Closing Plenary: Race and the Global Economy

By Adrienne Maree Brown Nov 15, 2008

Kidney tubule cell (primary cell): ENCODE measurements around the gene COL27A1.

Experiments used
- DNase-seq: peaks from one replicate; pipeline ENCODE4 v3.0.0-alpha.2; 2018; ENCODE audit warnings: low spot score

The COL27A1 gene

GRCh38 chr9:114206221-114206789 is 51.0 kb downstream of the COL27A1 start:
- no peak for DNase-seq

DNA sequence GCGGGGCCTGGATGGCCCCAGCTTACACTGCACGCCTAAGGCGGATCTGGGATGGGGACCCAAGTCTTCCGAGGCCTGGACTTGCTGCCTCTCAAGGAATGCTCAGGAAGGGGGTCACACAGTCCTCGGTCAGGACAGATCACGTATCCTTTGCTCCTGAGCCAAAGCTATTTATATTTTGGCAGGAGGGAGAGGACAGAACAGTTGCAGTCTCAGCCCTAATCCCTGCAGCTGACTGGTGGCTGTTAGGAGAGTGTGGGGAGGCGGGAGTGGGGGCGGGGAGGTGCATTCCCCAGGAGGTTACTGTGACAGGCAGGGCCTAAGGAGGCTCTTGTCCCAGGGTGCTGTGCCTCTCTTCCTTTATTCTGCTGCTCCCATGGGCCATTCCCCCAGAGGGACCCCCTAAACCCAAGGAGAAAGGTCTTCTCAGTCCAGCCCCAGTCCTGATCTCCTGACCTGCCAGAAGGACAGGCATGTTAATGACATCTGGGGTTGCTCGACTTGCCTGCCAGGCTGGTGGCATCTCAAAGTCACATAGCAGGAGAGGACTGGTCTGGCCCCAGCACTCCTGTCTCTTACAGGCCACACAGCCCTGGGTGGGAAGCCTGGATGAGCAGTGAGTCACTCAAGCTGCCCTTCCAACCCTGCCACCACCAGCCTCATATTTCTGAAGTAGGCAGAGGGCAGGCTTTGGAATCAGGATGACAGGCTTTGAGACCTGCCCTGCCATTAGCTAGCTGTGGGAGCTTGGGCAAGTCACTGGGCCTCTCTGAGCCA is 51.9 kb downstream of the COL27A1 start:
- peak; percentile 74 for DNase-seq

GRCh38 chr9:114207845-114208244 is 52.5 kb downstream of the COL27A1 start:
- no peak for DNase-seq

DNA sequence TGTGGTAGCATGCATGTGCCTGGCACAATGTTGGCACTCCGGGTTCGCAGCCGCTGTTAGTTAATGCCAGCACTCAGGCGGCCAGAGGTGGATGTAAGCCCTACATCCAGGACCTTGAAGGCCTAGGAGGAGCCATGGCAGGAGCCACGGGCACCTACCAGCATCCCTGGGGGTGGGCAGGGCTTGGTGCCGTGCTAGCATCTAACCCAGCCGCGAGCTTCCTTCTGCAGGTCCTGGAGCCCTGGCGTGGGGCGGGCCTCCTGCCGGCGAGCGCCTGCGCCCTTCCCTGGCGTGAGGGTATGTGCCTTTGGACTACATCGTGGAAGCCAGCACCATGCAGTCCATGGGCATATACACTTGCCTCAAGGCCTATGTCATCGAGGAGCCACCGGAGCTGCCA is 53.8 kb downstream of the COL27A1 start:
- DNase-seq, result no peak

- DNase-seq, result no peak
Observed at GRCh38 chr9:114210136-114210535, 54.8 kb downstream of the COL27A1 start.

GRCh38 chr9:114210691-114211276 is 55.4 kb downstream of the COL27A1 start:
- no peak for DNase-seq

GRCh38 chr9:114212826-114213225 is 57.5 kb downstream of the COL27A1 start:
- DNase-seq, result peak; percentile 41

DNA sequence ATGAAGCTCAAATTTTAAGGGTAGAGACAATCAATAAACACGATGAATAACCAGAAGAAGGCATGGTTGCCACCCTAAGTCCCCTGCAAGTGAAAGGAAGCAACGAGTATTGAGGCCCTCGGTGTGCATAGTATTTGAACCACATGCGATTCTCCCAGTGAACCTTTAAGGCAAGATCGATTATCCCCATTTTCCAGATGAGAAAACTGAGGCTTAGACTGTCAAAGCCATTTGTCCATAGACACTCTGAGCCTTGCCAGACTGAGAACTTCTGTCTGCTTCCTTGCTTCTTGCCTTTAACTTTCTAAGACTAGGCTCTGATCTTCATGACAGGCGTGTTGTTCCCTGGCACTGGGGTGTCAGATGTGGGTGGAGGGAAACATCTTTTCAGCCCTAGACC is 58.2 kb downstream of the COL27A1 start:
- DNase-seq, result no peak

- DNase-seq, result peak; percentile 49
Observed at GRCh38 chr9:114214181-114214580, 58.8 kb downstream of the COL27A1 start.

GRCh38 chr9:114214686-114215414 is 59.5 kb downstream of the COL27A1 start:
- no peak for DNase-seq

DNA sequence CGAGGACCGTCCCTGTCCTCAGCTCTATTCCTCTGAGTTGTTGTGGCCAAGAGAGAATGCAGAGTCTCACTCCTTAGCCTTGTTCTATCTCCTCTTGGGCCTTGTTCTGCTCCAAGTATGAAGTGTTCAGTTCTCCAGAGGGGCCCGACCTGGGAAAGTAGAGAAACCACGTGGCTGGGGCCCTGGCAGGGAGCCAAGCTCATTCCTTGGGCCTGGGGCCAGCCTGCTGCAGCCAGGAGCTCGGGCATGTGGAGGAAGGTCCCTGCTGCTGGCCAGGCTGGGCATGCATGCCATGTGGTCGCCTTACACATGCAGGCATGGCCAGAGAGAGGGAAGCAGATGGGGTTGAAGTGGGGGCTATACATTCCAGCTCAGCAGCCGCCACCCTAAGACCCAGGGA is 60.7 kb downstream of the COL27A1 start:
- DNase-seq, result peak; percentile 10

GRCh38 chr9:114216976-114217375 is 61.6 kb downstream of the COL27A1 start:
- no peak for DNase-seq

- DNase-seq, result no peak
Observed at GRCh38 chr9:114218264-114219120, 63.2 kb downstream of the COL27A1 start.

Wow – Liepollo L. Pheko is amazing!! I caught the end of her talk, she’s part of The Trade Collective. She’s talking about global trade and global respect for human rights in trade. She just told a story of the crocodile, and a young woman swimming across a shark and crocodile infested river and making it to the other side. When she gets there people asked her why did she do it? and How? And the young woman responded that she didn’t have a why, she fell in! And then she kept going. Liepollo concluded that we may not have asked for these crocodiles, but here we are – are y’all ready to beat some crocodiles?! Crowd loved it. Saru Jayaraman is winning my heart over now talking about how the service and restaurant economy is growing really rapidly in Detroit, and it’s amazing. People forget about Detroit, she says, but there are tons of immigrant populations there who are finding ways to work in this industry, and finding living wage jobs there, and in NY, and in LA. There are problems, there is exploitation. There’s a glass ceiling where workers get to a busser or runner position, but can’t break through to waiter or host/hostess in fine dining. Saru’s group, Restaurant Opportunities Center United, is doing work to protect workers from stolen tips and cheated wages, but also providing alternatives and opening their own restaurant, which is a restaurant at night and trains workers to advance during the day. ARC is supporting them to put a report out in January! Saru is really invigorating and clear and strategic. She is calling for a campaign where we refuse to have only lighter skinned folks in the front of restaurants, which is ones of the ways racism is being exported to US restaurants in other parts of the world, particularly Mexico. She’s also going to spaces like Slow Food Nation, and saying that if we’re talking about sustainable localized food sources, then better talk about sustainable living wages for workers, cause you can’t one without the other, and no one is going to be able to afford your organic products if we aren’t being paid fair wages! The energy of the room is lifting up! Now Francis Calpotura of the Transnational Institute for Grassroots Research and Action. He’s sick, and says that he feels representative of the 200 million people around the world made sick by the global economy and made to move to seek opportunity. He gave a quick overview of how we ended up with the bubble-n-crisis economy we have now. Now he is reviewing the race, gender and landscape of migration – folks coming from formerly colonized countries, more women than men, countries are now exporting workers and counting on the remittances (money those workers send back to family) for huge percentages of their GDP. If these migrants were a company and their remittances a revenue, they would be the 3rd largest company in the world after Walmart and Exxon. The vision of Francis and his group is to have this population see themselves as an economic powerhouse. He says – we need to support a constituency rallying around big ideas – believers that we can change the course of history. I am hoping someone else is also blogging this as I have to leave early, but this panel is so inspirational! And I love ending things on a global note – it is so easy to think of race as this American experience, with American icons and victories. Borders divide us, and yet the further you step back, the clearer the picture of inequality is. The same companies, board members, and powerholders; different languages but the ultimate struggle is against any sense of superiority that demands injustice as its operating modality. Oh Francis is BRINGING it right now: "Our collective agenda is a history-altering agenda! We had to risk everything to travel to the unknown, and persevere when we were met with hateful ignorance. It’s no accident that we have found ourselves here, that we had to risk everything in transformational action from below – this is the time, this is the conference, this is the moment for us to declare – our time has come." Now Gilda Haas, who I missed before, is telling folks about her "pimped out" trailer where they are taking lessons from Strategic Actions for a Just Economy into the streets and front yards of L.A. "We need to take back the land," she says, explaining why they are running campaigns around housing, but also have a Land Trust project (where Ruckutista Tafarai Bayne works!) and are thinking about who owns space, builds on space, etc. Saru is talking about the impacts of the current economic crisis by pointing again to Detroit – everyone says this is a recession and the businesses will close, but in Detroit a new restaurant opens every day (this reminds me of what Grace Lee Boggs is always saying – ‘Detroit is what the rest of the country has to look forward to!’). People eat out when they’re depressed. Saru is talking about how we need a collective agenda – none of us will get out of the recession if all of us don’t – people who have BEEN in a recession, and people who are about to experience it. Business will only come around if we have money to spend in them (I think/hope she means localized economy). Ack – my ride is here! LOVE LOVE LOVE people talking about racial justice! — Total ride fake-out, she’s not here, I’ma try to cover the last little bit. Missed the question, but Gilda is now speaking about the effort to build movement around the Right to the City, building off each other’s genius. The room is emptying out, which is a shame cause this, so far, is the best panel here. Gilda is sharing how she researched economic loan efforts before mutualization and Reaganism, and discovered something called demutualization, where loans stop being within the community and start to come from outside the community. The moderator is a handsome young man named Dorian Warren, and he just used ALL his charm to ask the panel to leave us on an uplifted note. Francis says – there’s no shortcut to where we want to go, but we have to go to the neighborhoods and workplaces where folks are struggling, it will take our commitment, that’s the ONLY way to build the solidarity, relationships and vision that give us the rooted history with each other than allows a new vision to emerge. Saru says – I really do believe in this idea of reframing this idea of collective prosperity – we all do better when we ALL do better. She’s telling some really gross stories about how workers under pressure drop food, cut themselves and the blood falls in the food, burn themselves and the skin falls in the food, have to work sick and those germs get in the food. For our collective health, we must treat the most oppressed better. (note, I have been listening and writing but not looking, but I just looked up and this is a really fine panel! Its nice when that happens!) Saru continues – exploitation anywhere is exploitation everywhere, we need to get everyone to know that if we don’t prosper together we won’t prosper at all. Liepollo is quoting her grandmother – "there is nothing new under the sun." She says, we are bold to think we could have self-determination, to have access to our own resources, there is nothing new. The fact that I am here, breathing, is evidence that we have not been vanished, disappeared, othered out of the landscape. We are the manys, we will not be disappeared. Let us take a breath and feel that. (tear leap to my eyes trying to blog what Liepollo is saying.) Gilda – I don’t know why anyone would do this is they were not motivated by love. I love human beings, I love you, I love the city that I live in, I love that at 57 years old I work with 22 year olds, I love working in international networks. I admire this conference, people coming not to be in their comfort zone but to stretch, break through barriers. In a racist society…we are struggling with these issues, but if we do it in a loving way, we will prevail! And now my ride really IS here. So glad I got to stay for this!